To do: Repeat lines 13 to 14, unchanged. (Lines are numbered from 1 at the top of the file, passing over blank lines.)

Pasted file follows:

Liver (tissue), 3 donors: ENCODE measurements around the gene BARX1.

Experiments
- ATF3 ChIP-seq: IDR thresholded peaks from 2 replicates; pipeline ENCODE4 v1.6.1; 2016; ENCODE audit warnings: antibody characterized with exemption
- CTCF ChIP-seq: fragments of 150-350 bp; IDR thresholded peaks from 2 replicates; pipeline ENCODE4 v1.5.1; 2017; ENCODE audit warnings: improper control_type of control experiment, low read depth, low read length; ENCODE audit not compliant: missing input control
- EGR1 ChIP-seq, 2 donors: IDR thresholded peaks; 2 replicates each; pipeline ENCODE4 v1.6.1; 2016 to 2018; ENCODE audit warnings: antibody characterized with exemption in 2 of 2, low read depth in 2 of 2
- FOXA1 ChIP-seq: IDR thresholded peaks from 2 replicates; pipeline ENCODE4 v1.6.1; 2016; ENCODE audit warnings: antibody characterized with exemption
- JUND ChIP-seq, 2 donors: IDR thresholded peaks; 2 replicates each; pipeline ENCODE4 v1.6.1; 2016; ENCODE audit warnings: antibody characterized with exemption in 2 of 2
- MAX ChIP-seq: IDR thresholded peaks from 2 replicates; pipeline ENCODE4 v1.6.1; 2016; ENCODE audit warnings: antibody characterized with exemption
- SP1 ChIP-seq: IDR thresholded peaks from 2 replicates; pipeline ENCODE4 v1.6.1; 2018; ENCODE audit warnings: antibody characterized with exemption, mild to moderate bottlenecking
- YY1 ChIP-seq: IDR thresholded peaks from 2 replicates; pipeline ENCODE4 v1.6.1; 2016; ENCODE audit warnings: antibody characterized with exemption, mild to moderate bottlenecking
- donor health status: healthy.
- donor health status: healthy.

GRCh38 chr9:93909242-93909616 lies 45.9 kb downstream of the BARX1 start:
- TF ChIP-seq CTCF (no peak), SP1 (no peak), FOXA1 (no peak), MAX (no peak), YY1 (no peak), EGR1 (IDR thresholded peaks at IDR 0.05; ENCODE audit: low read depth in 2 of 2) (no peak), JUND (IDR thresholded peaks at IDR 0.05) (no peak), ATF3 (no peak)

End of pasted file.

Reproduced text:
GRCh38 chr9:93909242-93909616 lies 45.9 kb downstream of the BARX1 start:
- TF ChIP-seq CTCF (no peak), SP1 (no peak), FOXA1 (no peak), MAX (no peak), YY1 (no peak), EGR1 (IDR thresholded peaks at IDR 0.05; ENCODE audit: low read depth in 2 of 2) (no peak), JUND (IDR thresholded peaks at IDR 0.05) (no peak), ATF3 (no peak)